5. A drastic and far-reaching change in the ways of thinking and behaving.
6. Etymology: from the late 14th century, originally referring to celestial bodies, from Old French revolution, from Late Latin revolutionem, revolutio, "a revolving"; from Latin revolutus, revolvere, "to turn, to roll back".

Latin volvere, "to roll" with the prefix re-, "again" produced revolvere, "to roll back, to turn", which when filtered through French, became the English term revolve in the 14th century; originally, meaning "to change" and only taking on the meaning "orbit" in the late 1600's.

Revolution also came into English via French, in the late 14th century, with the original meaning of "the action of a celestial body moving in an orbit".

Over a period of time, revolution came to mean, "turning around" or "change", and by 1600, it acquired the meaning of "overthrow of the established order".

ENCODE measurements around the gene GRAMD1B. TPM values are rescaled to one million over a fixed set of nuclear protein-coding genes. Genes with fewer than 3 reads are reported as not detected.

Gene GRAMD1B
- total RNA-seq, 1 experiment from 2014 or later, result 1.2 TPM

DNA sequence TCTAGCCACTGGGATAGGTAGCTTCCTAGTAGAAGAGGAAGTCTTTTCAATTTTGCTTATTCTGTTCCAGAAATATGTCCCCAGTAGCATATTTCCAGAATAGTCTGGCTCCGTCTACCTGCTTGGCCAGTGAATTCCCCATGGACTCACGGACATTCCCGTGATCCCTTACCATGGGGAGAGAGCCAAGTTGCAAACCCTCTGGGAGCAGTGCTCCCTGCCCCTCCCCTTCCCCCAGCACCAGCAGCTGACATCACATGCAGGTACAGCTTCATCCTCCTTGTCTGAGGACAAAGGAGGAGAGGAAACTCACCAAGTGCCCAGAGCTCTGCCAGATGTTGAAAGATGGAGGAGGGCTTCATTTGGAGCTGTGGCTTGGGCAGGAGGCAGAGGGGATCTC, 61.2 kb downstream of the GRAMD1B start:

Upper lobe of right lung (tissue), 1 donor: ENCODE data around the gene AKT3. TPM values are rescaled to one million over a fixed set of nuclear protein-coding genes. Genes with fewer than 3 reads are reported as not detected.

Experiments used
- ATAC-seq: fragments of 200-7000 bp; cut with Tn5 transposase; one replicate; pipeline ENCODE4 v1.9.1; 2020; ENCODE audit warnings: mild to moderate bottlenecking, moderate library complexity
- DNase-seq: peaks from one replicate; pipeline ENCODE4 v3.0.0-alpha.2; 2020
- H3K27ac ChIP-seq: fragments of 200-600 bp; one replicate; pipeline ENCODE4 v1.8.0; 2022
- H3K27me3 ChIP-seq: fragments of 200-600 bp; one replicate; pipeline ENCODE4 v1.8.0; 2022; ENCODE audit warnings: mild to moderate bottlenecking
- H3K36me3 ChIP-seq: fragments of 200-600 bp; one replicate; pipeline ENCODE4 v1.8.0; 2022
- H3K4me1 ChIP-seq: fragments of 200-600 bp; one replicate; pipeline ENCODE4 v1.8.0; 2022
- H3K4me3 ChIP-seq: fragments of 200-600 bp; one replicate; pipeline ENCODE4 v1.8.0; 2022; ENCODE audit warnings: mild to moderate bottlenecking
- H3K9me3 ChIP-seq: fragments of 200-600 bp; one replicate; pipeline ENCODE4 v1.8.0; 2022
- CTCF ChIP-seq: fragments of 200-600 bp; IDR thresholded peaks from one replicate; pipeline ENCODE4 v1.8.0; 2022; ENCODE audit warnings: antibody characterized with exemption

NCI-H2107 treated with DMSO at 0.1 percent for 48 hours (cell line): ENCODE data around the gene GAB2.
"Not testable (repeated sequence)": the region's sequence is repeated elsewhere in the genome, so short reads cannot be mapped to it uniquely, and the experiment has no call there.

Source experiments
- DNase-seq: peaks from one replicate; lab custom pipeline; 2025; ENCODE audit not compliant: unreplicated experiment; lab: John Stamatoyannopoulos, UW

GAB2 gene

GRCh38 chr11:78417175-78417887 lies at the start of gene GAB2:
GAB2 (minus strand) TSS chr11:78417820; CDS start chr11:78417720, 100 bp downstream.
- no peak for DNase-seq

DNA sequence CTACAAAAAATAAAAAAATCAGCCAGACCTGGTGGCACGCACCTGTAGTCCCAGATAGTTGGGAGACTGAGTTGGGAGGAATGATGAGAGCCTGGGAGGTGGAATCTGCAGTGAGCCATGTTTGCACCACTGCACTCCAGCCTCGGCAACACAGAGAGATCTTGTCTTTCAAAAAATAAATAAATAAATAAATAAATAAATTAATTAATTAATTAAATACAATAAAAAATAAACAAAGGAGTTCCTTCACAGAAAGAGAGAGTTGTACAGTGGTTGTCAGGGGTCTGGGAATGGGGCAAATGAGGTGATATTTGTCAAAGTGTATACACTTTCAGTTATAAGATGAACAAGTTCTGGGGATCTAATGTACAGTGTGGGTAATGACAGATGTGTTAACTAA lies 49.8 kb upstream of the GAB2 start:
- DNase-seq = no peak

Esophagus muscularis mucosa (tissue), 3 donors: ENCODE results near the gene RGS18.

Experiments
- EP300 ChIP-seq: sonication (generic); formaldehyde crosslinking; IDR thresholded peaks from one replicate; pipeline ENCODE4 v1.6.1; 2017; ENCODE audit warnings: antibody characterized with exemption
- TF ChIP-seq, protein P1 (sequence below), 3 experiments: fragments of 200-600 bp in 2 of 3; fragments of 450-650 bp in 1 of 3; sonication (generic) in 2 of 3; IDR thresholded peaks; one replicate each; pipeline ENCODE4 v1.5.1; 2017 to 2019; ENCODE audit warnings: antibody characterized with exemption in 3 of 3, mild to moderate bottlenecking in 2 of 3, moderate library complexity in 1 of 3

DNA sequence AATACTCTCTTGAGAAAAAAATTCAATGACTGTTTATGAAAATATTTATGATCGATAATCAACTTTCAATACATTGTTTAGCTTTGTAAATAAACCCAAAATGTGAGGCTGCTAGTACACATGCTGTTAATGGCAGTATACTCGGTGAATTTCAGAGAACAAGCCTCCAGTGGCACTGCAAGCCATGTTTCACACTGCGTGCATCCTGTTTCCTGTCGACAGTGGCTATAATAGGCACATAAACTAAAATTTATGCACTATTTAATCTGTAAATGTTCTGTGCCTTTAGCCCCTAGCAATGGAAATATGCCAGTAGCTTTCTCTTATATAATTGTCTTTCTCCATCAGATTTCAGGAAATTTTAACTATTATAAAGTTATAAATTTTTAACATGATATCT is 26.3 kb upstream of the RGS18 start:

sanction (s) (noun), sanctions (pl)
1. In law, something that is extended to include a provision of rewards for obedience, along with punishments for disobedience, to a law.
2. In politics, economic or military action taken by a state or alliance of states against another as a coercive measure; usually to enforce a violated law or treaty: The international community imposed sanctions on a country for its illegal political actions.
3. An encouragement given, intentionally or otherwise, to an opinion or practice by a person of influence: The President's apparent sanction encouraged the politician to continue running for Congress.
4. Something which serves to support, authorize, or to confirm an action, procedure, etc.: Sanctions against another country have been lifted.